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Build Advice First watercooled build

Discussion in 'Hardware' started by Rat1sully, 15 Oct 2014.

  1. Rat1sully

    Rat1sully At Least Skt478 Never Broke

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    So after years of being broke I can finally afford to replace my aged gaming rig, I figured after building many many air cooled rigs for myself family and friends it must be time to go down the path of watercooling.

    Then I hit a blocker, I know nothing about watercooling or where the hardware market is atm. picked up a copy of customPC as I usually do in prep for a build. So that'd be air cooled sorted... I'm sure they used to have more watercooling stuff in there :S

    Any how I'd like a 3 monitor set up, possibly with a 4k screen in the middle but from what I've read 4k isn't quite there yet, so I figure 2 of the latest version of my current monitor and look at 4k down the line.

    I've already purchased a Phanteks Enthoo Primo v2 to fit everything in so I'm looking for confirmation of above monitor thoughts and internal advice as my knowledge is well out of date

    Budget:~£3000 not including monitors or
    Main uses of intended build: gaming/CAD
    Parts required:everything but soundcard and HDDs
    Previous build information (list details of parts):see sig
    Monitor resolution: 1920x1080 x3 or x2+ a 4k
    Storage requirements:new SSDs one for OS one for games
    Will you be overclocking: yes
    Any motherboard requirements (no. of USB, Xfire/SLI, fan headers):
    Extra information about desired system:

    so I'm thinking
    CPU: Intel I7 5930K (do I really need the extra PCIe lanes?)
    Mobo: Asus Rampage V
    Ram: 16gb DDR4 of some description
    PSU: Corsair AX1200i
    SSD: 2x Samsung 840 evo 500mb
    GPU: honestly I don't know these days (always been a bit of an ATI/AMD fanboy mind)
    Watercooling: I have literally no idea beyond I need radiators acrylic tubing, fans, a pump and a reservoir, I think I've got space for 2 loops in the case so one for GPUs and one for CPU motherboard etc
    If someone could point me to a useful resource so I can read into watercooling better than project logs that'd be greatly appreciated

    Thanks for any help anyone can provide
     
  2. Neogumbercules

    Neogumbercules New Member

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    I'm at work at the moment so I can't go into great detail right this second but I can give you some small pointers.

    Check out youtuber SingularityComputers. His videos are very informative. That's where I learned just about everything I know.

    Figure out the tubing size you want. It's usually measured by inside diameter/outside diameter and make sure your fittings match.

    You'll also see measurements on fittings and blocks/radiators like "G1/4. " That refers to the threading of the male/female connections of the hardware, not the tubing size.

    In my experience G1/4" threaded hardware and 1/2" ID x 3/4" OD tubing and fittings seems to be the most common. Keep in mind thicker tubing is typically harder to work with.

    Blocks performance very very similarly across the board these days so don't fret on that too much. Just get what you think looks good. Browse frozencpu or performance-pc to see what tickles your fancy.

    Pump and reservoir choices are numerous and very flexible. I can go into more detail later.

    Sent from Bittech Android app
     
  3. Rat1sully

    Rat1sully At Least Skt478 Never Broke

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    Ta for the nod for that youtube channel looks like it's got plenty of useful stuff on it

    I'm planning on using rigid tubing in my mind as I really like the neat lines but other than that I know next to nothing.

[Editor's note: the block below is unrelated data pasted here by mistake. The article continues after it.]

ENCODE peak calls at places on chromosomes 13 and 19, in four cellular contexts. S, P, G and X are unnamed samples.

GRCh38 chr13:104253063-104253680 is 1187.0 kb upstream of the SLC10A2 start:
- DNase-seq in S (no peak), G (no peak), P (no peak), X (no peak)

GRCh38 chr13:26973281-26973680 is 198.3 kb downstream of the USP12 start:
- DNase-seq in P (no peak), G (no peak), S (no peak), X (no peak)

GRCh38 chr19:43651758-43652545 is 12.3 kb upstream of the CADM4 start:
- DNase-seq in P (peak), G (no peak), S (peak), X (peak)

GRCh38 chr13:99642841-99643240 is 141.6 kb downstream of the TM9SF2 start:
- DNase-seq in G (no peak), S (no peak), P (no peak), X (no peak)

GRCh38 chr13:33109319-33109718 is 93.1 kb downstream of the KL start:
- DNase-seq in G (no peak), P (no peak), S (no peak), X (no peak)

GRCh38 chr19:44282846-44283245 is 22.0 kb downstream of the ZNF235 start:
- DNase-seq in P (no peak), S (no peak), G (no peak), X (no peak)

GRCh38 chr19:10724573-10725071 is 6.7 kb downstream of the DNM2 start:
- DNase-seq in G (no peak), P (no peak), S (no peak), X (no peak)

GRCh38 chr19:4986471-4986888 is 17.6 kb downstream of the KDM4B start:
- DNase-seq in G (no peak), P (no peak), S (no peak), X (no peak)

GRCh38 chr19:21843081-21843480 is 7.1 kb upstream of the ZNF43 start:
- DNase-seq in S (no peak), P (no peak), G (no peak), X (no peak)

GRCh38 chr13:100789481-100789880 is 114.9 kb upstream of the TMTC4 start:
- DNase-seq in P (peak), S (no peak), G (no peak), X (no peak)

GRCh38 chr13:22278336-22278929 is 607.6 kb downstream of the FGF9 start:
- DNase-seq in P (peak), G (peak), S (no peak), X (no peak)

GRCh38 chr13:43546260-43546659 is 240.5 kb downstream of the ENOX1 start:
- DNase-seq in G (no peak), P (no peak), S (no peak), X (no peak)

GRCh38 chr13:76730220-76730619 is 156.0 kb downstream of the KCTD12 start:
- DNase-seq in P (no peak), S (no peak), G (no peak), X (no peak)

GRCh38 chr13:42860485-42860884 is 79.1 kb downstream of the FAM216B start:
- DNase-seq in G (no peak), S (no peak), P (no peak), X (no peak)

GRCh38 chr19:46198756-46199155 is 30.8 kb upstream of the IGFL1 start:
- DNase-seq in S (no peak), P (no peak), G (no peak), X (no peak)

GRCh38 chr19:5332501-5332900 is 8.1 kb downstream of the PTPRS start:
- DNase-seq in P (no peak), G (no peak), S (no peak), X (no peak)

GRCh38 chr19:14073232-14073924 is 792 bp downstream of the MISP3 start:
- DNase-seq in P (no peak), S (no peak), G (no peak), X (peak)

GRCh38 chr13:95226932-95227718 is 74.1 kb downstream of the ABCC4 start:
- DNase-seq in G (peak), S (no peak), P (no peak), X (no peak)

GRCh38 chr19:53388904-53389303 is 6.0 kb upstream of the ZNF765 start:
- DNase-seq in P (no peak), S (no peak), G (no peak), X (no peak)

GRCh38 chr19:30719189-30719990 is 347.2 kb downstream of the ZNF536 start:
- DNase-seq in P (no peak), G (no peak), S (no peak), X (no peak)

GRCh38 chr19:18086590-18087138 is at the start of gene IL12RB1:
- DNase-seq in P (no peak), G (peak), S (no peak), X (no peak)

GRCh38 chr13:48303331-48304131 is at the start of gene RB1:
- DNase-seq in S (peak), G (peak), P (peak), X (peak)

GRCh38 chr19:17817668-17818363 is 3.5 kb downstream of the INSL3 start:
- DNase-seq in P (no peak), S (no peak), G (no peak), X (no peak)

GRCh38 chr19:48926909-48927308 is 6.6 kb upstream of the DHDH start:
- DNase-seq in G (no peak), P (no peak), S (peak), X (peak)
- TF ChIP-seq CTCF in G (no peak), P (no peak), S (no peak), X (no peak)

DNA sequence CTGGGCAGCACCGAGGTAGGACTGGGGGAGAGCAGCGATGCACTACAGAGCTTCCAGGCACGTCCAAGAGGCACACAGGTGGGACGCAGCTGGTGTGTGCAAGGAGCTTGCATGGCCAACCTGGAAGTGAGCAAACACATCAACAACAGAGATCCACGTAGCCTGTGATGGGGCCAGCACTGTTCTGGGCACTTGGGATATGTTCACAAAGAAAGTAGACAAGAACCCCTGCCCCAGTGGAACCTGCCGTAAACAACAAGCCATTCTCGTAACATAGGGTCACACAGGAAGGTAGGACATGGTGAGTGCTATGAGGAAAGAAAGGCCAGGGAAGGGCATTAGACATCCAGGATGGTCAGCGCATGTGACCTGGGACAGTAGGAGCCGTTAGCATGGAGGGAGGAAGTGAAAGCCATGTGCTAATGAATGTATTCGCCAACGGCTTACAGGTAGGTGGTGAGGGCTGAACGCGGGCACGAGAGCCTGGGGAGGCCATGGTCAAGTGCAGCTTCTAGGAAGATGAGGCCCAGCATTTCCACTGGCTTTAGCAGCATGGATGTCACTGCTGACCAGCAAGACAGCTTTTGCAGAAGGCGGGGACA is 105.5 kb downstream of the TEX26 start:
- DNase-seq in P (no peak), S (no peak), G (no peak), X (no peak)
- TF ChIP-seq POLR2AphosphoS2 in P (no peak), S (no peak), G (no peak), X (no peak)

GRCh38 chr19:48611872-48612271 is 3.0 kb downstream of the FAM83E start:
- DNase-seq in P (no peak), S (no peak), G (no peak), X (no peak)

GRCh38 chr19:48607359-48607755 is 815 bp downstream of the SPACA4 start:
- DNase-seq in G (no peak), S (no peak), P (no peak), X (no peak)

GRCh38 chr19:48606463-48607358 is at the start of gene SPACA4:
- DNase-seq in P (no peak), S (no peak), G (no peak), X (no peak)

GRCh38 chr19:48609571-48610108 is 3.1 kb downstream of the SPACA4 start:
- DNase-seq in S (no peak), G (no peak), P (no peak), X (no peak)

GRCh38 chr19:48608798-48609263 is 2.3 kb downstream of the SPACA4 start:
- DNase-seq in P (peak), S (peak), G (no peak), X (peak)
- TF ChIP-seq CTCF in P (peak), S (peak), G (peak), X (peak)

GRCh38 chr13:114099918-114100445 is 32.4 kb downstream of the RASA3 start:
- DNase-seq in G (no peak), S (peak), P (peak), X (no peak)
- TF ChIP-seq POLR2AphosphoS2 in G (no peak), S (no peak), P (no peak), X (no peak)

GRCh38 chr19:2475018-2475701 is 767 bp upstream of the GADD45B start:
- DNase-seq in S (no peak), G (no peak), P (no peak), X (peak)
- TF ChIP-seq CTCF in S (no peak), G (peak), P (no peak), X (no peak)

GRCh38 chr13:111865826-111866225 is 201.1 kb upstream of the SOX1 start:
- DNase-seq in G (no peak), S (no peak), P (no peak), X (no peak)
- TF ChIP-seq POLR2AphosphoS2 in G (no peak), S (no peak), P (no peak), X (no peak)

I can fit a 240/280mm rad on the base plate, thinking cpu/mobo loop downm there, a 140mm on the back and up to a 480 on the roof thinking linking those for gfx?
     
  4. Big Elf

    Big Elf Oh no! Not another f----ing elf!

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    Unless you're folding then a single loop would be the preferred choice and for a CPU and GPU a 480 rad would be enough. Adding more rads would allow you to run the fans at slower speeds for the same temps as a single rad.

    You could also fit a 480 rad in the bottom of that case.

    B Negative's guide on acrylic tubing should be useful.

    I'd recommend a PWM controlled Swiftech 35X or D5/655 pump as PWM will allow slow pump speeds when the system is under light loads ramping up to higher speeds if needed, the advantage being that they will be quiet at slower speeds.
     
  5. Rat1sully

    Rat1sully At Least Skt478 Never Broke

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    I thought about putting a big rad in the bottom but can't see an obvious solution to where to put the drive bays.

    So a single loop using the bottom and top rads only should be sufficient to cool everything when say playing bf4 over 3 screens?

    Ta for the link
     
  6. Neogumbercules

    Neogumbercules New Member

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    Personally, as a beginner, I avoided rigid tubing on my first build because it's a bit of an advanced way of doing things. I don't know about your personal situation but for me I didn't want to potentially waste money on screwing up my bends so I went for a normal tubing setup. However, I wanted straight runs and a nice layout of fittings so I actually spent more than I really needed to on fittings for purely aesthetic reasons.

    Other tips I can give you would be to plan out your tubing pathway in advance and determine what fittings you'll need to get the job done. Pretty much if you can think of a fitting you need, it probably already exists.

    I like bitspower. They look awesome, have great finishes and the variety is insane. They also have arguably the best selection of rigid tubing accessories if you do go that route.

    Like the previous poster said, unless you're going for a very specific aesthetic layout, you don't need dual loops.

    For radiators the general "rule of thumb" is 120mm of radiator for each block/component you are cooling. You could definitely use just a 240 rad for a single GPU/CPU loop but the more radiator you add, the slower fans you can use, the less noise you produce. Personally I have a 240 "low profile" radiator which is 30mm thick and a single 140 normal thickness radiator cooling an R9 290 and a heavily overclocked 4670k. I took it as more of a personal challenge than a necessity because I did a mITX build.